During the Covid-19 pandemic, not every child had access to structured teaching. In the period of confinement, throughout two weeks, an introduction to literacy program was put into practice with online sessions aimed at five-year old children. The project, developed by the prestigious researcher Patricia Kuhl and a team from the universities of Washington and Stanford, stands out as the first to demonstrate the effectiveness of a totally online project targeting this age group.
Participants received a package at home containing the equipment and materials necessary to daily undertake one hour of activities fostering phonetics (phonologic awareness exercises, letter-word identification, reading words, etcetera) and an hour of teacher guided reading. This involved two teachers leading small groups (with a total of six members) for 2.5 hours per day (including intervals). On each day, the teaching would include letter learning sessions, phonologic awareness, activities integrating a group dynamic and always ending the session with the reading of a story.
There were normally two to three children and one teacher participating in these activities (through platforms such as Zoom) but also including exercises that joined all of the group together (six children and two teachers). The basic reading skills program incorporated evidence based practices, adapting the contents to be integrally online. This also extended to the multimodal learning activities through games and thick and fine motor movements. Through these sessions, the children learn two new letters per day, resulting in the learning of 20 letters by the end of the program. The teacher would introduce the letter on the screen alongside the picture of an object beginning with the corresponding sound. Afterwards, the teacher would encourage the participants to repeat the name of the letter, the word and the sound. They would also engage in games structured and led by the teacher and with the activities organised into levels of difficulty that would rise over the course of the program.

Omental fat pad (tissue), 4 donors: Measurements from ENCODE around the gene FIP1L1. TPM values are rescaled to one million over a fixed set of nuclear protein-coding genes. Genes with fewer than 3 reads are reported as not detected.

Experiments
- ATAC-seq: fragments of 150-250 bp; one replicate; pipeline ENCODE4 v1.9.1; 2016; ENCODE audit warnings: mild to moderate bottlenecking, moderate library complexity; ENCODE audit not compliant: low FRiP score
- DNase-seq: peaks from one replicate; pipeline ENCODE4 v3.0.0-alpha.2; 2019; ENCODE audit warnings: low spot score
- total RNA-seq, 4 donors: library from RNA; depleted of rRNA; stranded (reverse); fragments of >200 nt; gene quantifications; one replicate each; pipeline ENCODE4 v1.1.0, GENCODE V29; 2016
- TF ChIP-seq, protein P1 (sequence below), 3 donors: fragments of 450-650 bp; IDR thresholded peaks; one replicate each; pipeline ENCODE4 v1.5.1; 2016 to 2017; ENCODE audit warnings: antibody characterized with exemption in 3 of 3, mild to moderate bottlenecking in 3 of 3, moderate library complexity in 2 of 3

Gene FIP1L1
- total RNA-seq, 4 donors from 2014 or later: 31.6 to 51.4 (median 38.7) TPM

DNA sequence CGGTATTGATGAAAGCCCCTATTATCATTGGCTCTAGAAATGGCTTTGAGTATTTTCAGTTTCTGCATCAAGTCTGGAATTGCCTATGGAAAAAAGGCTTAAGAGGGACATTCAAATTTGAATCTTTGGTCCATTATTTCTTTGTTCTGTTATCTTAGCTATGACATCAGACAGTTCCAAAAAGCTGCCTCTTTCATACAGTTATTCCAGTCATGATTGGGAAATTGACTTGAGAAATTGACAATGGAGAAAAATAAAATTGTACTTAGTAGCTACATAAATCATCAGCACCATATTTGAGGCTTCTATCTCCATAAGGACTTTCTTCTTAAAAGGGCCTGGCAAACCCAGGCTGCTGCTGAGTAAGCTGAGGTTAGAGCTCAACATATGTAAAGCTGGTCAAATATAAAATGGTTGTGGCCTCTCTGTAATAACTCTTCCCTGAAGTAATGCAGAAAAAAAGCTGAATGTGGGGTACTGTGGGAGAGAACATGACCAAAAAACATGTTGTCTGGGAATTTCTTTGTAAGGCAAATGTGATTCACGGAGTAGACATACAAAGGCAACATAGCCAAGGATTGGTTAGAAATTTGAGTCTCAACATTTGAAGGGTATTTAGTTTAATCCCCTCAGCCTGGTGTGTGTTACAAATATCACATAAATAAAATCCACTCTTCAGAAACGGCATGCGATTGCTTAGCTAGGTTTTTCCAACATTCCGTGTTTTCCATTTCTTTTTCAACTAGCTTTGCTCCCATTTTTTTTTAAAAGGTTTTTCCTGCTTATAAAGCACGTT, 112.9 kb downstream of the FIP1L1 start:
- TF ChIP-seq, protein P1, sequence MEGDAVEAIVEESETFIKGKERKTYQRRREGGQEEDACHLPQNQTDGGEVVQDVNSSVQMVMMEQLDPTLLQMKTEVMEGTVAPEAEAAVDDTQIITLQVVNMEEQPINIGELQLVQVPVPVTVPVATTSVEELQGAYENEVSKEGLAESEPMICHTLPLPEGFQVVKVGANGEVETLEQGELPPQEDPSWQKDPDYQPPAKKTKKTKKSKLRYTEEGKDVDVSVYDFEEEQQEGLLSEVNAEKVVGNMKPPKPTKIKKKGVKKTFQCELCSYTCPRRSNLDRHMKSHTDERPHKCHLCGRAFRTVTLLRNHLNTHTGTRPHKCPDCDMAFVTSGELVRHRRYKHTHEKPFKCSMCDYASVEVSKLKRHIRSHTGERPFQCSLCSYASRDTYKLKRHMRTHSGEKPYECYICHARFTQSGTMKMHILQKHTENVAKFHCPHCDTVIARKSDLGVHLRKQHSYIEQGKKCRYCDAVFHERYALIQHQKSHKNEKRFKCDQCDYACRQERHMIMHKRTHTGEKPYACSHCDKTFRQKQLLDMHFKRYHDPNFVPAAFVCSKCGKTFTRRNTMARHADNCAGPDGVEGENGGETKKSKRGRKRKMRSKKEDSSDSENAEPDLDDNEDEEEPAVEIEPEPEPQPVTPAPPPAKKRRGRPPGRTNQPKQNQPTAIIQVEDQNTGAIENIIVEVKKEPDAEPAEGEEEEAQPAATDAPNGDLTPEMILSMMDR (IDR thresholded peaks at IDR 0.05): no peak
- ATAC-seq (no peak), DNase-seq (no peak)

The 83 children in the experimental groups and 33 in the control group carried out four sessions of online evaluation, two pre-tests and two post-tests, in order to measure their progress in reading and thereby generating metrics for the program’s results. The two groups did not differ according to their socioeconomic levels or the education qualifications of their parents, representative of lower level contexts.
The results convey how five-year old children may benefit from well-structured reading instruction programs, even when short in duration and in synchronous online formats in which teachers and students interact simultaneously in a virtual space. In comparison with their peers not receiving any online education, the participants displayed a significant increase in their evaluated capacity, especially as regards their phonologic awareness.
Another interesting aspect is how the children who participated in the online sessions also registered significant improvements to their capacities to decodify the sounds of capital letters and pseudo-words even while these were not directly taught by the session materials. This outcome reflects a transfer of learning to other reading related cognitive capacities.
Weiss, Y., Yeatman, J. D., Ender, S., Gijbels, L., Loop, H., Mizrahi, J. C., Woo, B. Y. & Kuhl, P. K. (2022) Can an Online Reading Camp Teach 5-Year-Old Children to Read? Frontiers in Human Neuroscience, 16:793213. https://doi.org/10.3389/fnhum.2022.793213
NRP. (2020). Report of the National Reading Panel: Teaching Children to Read. https://www.nichd.nih.gov/sites/default/files/publications/pubs/nrp/Documents/report.pdf